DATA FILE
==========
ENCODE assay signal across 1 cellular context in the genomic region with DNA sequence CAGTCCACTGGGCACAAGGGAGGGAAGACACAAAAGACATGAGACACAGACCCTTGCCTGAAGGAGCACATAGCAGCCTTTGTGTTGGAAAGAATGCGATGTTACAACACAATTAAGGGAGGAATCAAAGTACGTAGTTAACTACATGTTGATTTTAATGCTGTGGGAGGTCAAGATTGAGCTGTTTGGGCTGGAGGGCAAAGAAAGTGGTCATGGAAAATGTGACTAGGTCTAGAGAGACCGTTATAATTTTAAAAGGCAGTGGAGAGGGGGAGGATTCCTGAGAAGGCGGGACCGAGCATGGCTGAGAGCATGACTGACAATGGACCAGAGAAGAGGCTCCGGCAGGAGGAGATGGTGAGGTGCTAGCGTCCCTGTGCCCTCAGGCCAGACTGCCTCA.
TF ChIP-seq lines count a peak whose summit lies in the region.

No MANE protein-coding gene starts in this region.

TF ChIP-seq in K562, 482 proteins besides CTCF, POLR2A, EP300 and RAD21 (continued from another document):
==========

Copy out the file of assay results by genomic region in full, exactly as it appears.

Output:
ENCODE assay signal across 1 cellular context in the genomic region with DNA sequence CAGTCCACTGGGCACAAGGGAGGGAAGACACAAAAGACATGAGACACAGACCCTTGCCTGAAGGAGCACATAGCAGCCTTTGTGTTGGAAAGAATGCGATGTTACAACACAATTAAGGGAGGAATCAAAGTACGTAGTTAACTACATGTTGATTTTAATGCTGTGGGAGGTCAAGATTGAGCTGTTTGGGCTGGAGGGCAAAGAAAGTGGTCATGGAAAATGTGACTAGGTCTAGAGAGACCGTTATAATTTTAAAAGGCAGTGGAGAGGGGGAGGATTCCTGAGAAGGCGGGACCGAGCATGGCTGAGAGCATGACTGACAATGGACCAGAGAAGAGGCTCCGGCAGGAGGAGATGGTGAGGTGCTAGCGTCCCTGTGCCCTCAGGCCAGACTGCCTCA.
TF ChIP-seq lines count a peak whose summit lies in the region.

No MANE protein-coding gene starts in this region.

TF ChIP-seq in K562, 482 proteins besides CTCF, POLR2A, EP300 and RAD21 (continued from another document):